Objectives: This study evaluated effects of nonlinear frequency compression (NLFC) processing in children with hearing loss for consonant identification in quiet and for spondee identification in competing noise or speech. It was predicted that participants would benefit from NLFC for consonant identification in quiet when access to high-frequency information was critical, but that NLFC would be less beneficial, or even detrimental, when identification relied on mid-frequency cues. Further, it was hypothesized that NLFC could result in greater susceptibility to masking in the spondee task. The rationale for these predictions is that improved access to high-frequency information comes at the cost of decreased spectral resolution.
Design: A repeated-measures design compared speech-perception outcomes in 17 pediatric hearing aid users (9 to 17 years of age) wearing Naida V SP “laboratory” hearing aids with NLFC on and off. Data were also collected in an initial baseline session in which children wore their personal hearing aids. Children with a wide range of audiometric configurations were included, but all participants were full-time users of hearing aids with active NLFC. For each hearing aid condition, speech perception was assessed in the sound field by using a closed-set 12-alternative consonant–vowel identification measure in quiet, and a closed-set four-alternative spondee-identification measure in a speech-shaped noise or in a two-talker speech masker.
Results: No significant differences in performance were observed between laboratory hearing aid conditions with NLFC activated or deactivated for either speech-perception measure. An unexpected finding was that the majority of participants had no difficulty identifying the high-frequency consonant /s/ even when NLFC was deactivated. Investigation into individual differences revealed that subjects with a greater difference in audible bandwidth with NLFC on versus NLFC off were less likely to demonstrate improvements in high-frequency consonant identification in quiet, but were more likely to demonstrate improvements in spondee identification in speech-shaped noise. Group results observed in the initial baseline assessment using personal aids fitted with more aggressive NLFC settings than used in laboratory aids indicated better consonant identification accuracy in quiet. However, spondee identification in the two-talker masker was poorer with personal compared with laboratory hearing aids. Comparisons across personal and laboratory hearing aids are tempered, however, by the potential of an order effect.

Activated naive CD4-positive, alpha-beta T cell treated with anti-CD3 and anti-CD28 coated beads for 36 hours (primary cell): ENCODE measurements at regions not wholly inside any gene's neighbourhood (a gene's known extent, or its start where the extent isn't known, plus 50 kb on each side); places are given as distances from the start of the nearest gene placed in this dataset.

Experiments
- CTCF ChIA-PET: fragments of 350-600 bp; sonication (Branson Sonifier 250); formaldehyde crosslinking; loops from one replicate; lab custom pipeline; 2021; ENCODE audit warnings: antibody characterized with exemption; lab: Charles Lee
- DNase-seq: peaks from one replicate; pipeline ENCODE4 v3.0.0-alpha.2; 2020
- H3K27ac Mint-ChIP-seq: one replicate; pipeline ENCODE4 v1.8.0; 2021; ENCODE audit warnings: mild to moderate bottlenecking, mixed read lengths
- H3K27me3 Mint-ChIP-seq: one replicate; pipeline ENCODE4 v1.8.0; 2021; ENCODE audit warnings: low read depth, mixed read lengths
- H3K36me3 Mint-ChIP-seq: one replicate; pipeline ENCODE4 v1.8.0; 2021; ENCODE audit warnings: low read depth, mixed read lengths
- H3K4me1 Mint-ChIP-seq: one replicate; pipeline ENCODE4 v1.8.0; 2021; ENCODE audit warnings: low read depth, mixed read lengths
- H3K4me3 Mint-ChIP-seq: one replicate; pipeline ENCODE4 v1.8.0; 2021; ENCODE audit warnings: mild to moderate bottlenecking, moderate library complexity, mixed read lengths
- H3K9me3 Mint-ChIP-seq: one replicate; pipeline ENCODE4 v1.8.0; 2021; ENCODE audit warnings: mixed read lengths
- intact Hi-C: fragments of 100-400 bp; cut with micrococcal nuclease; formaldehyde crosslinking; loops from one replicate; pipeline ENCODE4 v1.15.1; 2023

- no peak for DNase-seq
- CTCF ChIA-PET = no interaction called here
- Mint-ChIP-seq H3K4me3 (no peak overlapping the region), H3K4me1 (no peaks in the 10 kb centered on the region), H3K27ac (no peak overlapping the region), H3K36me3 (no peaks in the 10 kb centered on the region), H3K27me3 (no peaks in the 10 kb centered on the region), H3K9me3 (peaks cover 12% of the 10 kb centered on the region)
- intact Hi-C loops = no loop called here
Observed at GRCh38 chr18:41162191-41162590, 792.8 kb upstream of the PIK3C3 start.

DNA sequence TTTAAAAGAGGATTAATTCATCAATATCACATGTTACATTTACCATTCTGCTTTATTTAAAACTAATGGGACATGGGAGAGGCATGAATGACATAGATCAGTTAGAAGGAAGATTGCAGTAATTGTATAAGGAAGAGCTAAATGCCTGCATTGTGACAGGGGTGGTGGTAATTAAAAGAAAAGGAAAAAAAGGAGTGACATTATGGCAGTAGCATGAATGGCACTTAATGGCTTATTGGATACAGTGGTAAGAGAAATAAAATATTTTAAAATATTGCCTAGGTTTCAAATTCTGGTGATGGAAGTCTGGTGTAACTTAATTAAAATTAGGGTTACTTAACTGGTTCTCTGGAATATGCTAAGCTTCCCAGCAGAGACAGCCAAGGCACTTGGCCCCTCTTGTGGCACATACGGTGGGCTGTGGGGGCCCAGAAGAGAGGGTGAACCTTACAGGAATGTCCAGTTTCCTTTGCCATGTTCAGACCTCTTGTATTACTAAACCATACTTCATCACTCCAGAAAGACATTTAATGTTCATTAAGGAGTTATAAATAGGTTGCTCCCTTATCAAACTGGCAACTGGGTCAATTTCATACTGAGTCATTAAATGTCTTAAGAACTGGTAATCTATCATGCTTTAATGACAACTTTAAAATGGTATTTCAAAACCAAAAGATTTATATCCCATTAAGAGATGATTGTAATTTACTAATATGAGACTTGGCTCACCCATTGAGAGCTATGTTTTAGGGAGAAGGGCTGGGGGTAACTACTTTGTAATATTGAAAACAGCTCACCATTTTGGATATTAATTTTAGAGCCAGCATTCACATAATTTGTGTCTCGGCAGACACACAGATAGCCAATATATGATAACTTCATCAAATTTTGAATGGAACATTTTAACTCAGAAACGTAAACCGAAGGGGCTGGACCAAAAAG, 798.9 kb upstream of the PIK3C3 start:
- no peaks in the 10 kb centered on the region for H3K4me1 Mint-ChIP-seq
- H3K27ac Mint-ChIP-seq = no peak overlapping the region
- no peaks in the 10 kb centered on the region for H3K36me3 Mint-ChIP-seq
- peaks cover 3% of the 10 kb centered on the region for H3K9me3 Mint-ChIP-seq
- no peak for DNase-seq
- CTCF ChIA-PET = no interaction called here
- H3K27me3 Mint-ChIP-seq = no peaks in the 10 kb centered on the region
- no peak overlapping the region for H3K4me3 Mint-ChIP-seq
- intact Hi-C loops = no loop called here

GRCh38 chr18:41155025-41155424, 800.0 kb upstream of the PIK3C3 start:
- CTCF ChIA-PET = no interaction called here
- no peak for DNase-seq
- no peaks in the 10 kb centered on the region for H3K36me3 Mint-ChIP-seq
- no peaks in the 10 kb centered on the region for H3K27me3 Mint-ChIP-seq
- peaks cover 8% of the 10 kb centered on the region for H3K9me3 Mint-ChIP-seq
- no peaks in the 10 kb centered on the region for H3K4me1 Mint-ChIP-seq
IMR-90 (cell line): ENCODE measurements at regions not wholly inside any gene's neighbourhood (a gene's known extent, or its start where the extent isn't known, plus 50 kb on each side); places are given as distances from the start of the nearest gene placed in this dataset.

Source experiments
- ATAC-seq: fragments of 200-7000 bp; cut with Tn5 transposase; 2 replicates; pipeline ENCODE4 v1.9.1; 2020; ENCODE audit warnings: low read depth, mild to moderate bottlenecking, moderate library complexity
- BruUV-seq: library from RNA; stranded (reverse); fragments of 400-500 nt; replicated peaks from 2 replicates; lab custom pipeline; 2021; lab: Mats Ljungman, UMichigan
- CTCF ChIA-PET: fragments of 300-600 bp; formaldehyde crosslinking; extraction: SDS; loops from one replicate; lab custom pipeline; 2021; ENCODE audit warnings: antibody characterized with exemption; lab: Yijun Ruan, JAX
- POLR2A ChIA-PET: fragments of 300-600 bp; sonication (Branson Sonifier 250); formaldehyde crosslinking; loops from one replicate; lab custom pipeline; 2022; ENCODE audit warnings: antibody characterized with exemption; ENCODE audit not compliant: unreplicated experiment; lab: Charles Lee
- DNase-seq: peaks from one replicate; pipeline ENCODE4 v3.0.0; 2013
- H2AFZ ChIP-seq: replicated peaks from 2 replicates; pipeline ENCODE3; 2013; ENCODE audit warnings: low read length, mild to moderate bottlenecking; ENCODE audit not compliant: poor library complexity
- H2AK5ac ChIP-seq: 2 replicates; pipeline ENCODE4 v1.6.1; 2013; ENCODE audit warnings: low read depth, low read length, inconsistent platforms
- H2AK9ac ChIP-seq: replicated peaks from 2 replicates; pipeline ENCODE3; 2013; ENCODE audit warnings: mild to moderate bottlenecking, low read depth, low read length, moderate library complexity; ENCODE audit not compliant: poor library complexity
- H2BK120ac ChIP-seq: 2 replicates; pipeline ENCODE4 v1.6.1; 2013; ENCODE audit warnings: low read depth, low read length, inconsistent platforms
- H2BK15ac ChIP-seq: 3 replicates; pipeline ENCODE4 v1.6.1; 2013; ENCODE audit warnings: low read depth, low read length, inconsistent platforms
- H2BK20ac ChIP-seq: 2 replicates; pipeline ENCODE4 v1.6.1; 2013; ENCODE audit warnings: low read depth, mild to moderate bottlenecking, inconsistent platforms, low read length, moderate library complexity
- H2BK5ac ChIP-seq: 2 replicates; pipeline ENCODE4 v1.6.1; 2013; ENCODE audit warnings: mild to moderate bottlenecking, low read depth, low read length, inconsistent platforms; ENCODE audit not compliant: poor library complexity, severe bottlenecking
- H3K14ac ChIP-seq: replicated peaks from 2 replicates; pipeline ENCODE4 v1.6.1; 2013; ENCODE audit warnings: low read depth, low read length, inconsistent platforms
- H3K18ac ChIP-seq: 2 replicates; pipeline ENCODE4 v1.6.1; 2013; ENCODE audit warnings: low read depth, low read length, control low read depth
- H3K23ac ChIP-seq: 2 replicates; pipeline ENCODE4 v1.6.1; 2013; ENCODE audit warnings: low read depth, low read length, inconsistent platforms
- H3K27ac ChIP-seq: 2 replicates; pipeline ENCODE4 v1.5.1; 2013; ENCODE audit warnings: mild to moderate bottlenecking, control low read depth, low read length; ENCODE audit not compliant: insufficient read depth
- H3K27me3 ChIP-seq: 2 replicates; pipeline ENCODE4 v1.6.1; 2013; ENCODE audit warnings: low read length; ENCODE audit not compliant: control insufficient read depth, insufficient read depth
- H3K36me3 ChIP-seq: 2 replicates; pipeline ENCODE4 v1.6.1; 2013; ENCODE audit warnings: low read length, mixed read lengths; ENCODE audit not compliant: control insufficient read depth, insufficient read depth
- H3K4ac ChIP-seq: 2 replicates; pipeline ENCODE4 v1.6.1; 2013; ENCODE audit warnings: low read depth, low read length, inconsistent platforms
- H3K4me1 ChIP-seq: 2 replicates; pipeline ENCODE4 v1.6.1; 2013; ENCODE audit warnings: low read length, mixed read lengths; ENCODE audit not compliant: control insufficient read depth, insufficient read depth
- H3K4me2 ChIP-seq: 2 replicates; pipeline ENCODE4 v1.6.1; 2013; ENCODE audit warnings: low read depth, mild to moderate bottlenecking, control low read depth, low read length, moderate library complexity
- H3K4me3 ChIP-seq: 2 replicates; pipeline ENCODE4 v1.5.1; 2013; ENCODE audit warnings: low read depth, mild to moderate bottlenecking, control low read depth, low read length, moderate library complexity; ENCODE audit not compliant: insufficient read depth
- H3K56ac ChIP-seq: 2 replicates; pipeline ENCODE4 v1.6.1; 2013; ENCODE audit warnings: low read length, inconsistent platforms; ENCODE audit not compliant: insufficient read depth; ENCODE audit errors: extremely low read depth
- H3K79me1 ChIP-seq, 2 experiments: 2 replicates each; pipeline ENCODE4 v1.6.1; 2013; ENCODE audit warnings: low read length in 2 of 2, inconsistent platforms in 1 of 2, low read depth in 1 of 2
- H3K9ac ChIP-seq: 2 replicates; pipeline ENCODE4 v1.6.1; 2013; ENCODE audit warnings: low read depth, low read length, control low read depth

Conclusions: The observation of comparable performance with NLFC on and NLFC off in the laboratory aids provides evidence that NLFC is neither detrimental nor advantageous when modest in strength. Results with personal hearing aids fitted with stronger compression settings than laboratory aids (NLFC on) highlight the critical need for further research to determine the impact of NLFC processing on speech perception for a wider range of speech-perception measures and compression settings.
The influence of nonlinear frequency compression (NLFC) processing was examined in children with hearing loss for phoneme identification in quiet and spondee identification in competing noise or speech. Outcomes were assessed using laboratory hearing aids with NLFC on and off and personal hearing aids with NLFC on. Results showed no consistent effect of NLFC on speech perception abilities for either measure, although performance differences were greater for children with stronger NLFC settings. Findings from measurements using personal and laboratory aids indicated a need for continued research on the influence of listening experience and NLFC settings on speech perception abilities.
1Department of Allied Health Sciences, The University of North Carolina at Chapel Hill, School of Medicine, Chapel Hill, North Carolina, USA; 2Department of Otolaryngology/Head and Neck Surgery, The University of North Carolina at Chapel Hill, School of Medicine Chapel Hill, North Carolina, USA.
This work was supported by the March of Dimes Foundation (#5-FY10-28) and from the National Institute of Deafness and Other Communication Disorders (R01 DC011038).
The authors declare no other conflict of interest.
Address for correspondence: Lori Leibold, University of North Carolina, Allied Health Sciences, Division of Speech and Hearing Sciences, 301A South Columbia Street, 3105 Bondurant Hall, Chapel Hill, NC 27599, USA. E-mail: firstname.lastname@example.org